Bhutto’s Speech

The reaction by Benazir Bhutto to the attempt on her life has been a ringing speech (video here) in which she has denounced the Taliban and al Qaeda by name. She started by thanking the young men who gave their lives defending her “with their bare hands” distributing honor directly and dishonor indirectly with telling finesse. Nor did she mince words about her support for democracy, civil society, or women’s rights. I found myself agreeing throughout. It is especially gratifying to see a defiant Muslim woman leader boldly rejecting the fanaticism that is killing far more Muslims than it is Westerners. She says at one point that she has no problem with those who disagree with her and that the political process is there to work out those disagreements. She makes it abundantly clear that her problem is with those who would impose their views by violence. That distinction, I believe, particularly when it is made by Muslims, is the key to eventually prevailing against the wave of religious fanaticism sweeping the Muslim world. I think that wave is similar to the wave of political fanaticism that swept the world in the forties – particularly in Germany and Japan. Similar in that it is a reactionary response to modernization, but different because it is based in religion, not nationalism. It is more diffuse, more difficult to come to grips with, yet it declared itself as plainly hostile and immune to appeasement on 9/11 as did the Japanese at Pearl Harbor in 1941.

Vigorously fighting back against it on the model of WWII has always run the risk of enhancing Muslim solidarity and I think the view that America’s response has caused this kind of reaction has some merit. However, I am of the view that when overtly attacked as we were on 9/11 a vigorous response was called for and that it was necessary to take the war to the enemy in both Afghanistan and Iraq to sufficiently engage him and test his mettle. Perhaps Afghanistan would have been enough engagement, perhaps not. I would argue that by getting in a far nastier and prolonged fight than we bargained for in Iraq , we have discovered that one way forward has been to engage the enemy long and hard enough for him to reveal his true nature. Note: I don’t claim that this was at all foreseen by the Bush administration, but I do claim that the well developed counterinsurgency doctrine developed by the US military since our experience in Vietnam made it possible to capitalize on al Qaeda’s blunders in Iraq. When pressed the enemy began by trying to provoke a civil war with fellow Muslims albeit of a different sect, and ended by slaughtering his own Sunni allies in a desperate attempt to control them. The core of the enemy’s base is sincerely religious traditional groups – precisely like the Sunnis peoples of central Iraq, Afghanistan or the Pakistani tribal territories. Musharraf has been attempting to compromise with the alliance of al Qaeda and the Pustuns of the Waziristans and been rewarded with escalating violence. The area has provided a safe haven that has made the war in Afghanistan far more difficult and directly challenged the Pakistani government with the Red Mosque incident and the attack on Bhutto. Therefore, I believe the return of Benazir Bhutto signals a drawing together of the Pakistani ruling elite and the attack against her clarifies the distinction between traditionalism and fanaticism in a country that stands at the center of the Muslim world and is its only nuclear power.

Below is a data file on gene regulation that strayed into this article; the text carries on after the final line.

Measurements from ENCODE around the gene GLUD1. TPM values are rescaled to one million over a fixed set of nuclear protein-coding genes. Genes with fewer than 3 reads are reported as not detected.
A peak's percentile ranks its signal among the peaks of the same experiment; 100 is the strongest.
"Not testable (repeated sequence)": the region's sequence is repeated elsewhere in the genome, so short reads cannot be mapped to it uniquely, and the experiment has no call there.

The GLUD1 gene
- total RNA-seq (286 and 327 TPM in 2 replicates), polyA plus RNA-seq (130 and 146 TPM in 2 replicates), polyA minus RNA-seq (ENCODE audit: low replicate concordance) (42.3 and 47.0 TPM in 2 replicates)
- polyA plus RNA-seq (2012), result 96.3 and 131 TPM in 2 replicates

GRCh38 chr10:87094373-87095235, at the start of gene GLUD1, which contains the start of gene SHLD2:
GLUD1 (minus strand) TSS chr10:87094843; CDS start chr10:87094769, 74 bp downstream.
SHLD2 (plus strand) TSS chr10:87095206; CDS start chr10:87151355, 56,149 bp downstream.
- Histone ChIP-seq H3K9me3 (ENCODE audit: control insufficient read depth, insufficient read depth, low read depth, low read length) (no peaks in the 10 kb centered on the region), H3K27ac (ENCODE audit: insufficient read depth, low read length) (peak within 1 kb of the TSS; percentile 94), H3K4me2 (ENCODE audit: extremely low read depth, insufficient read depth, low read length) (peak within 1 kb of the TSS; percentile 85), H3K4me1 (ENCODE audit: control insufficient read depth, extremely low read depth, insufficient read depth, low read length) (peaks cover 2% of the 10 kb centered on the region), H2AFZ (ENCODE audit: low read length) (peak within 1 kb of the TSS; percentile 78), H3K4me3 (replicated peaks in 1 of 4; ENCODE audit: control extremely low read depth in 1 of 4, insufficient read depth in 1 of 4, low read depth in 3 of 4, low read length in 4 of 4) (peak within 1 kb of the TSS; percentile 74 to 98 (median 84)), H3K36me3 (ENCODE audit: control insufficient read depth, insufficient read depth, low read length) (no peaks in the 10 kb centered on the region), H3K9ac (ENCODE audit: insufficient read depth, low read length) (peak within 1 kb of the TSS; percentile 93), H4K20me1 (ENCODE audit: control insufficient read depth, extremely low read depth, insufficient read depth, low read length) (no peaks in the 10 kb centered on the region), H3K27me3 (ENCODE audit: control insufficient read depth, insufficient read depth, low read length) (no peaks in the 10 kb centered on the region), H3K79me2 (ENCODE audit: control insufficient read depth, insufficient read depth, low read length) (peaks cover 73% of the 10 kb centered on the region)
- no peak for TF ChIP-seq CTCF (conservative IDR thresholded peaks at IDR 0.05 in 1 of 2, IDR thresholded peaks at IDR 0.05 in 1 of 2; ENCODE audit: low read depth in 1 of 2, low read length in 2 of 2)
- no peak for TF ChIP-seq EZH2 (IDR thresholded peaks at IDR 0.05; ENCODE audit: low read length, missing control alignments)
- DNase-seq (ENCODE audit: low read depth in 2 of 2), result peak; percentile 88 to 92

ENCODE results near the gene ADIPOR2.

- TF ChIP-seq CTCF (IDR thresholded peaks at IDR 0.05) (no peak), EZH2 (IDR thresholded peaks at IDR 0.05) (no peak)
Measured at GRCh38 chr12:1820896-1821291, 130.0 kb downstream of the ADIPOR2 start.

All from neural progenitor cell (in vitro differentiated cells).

As rhetorically satisfying as Bhutto’s speech is, and I don’t want take anything away from it, talk is one thing – taking action is quite another. She is not prime minister yet, and Musharraf is awaiting the decision of the Supreme court on his reelection as president. Given the highly transitional nature of the situation, I was surprised to read Pakistan Plans All-out war on Militants by Syed Saleem Shahzad in The Asia Times Online. My initial reaction was that the report was a carefully leaked bit of bluster put out by a government temporarily indisposed by an interregnum. If you follow the above link to the Wikipedia article about Shahzad it appears he has a reputation for having good contacts within the Pakistani military. It is one thing to claim that the government is going to escalate it’s war against the militants:

According to a top Pakistani security official who spoke to Asia Times Online on condition of anonymity, the goal this time is to pacify the Waziristans once and for all. All previous military operations – usually spurred by intelligence provided by the Western coalition – have had limited objectives, aimed at specific bases or sanctuaries or blocking the cross-border movement of guerrillas. Now the military is going for broke to break the back of the Taliban and a-Qaeda in Pakistan and reclaim the entire area.

It is quite another to apparently report major military operations already underway:

The fighting that erupted two weeks ago, and that has continued with bombing raids against guerrilla bases in North Waziristan – turning thousands of families into refugees and killing more people than any India-Pakistan war in the past 60 years – is but a precursor of the bloodiest battle that is coming.

Shahzad’s reputation argues for him being used as a conduit for a bluff or as a source of genuine inside information. Perhaps it is a bit of both.

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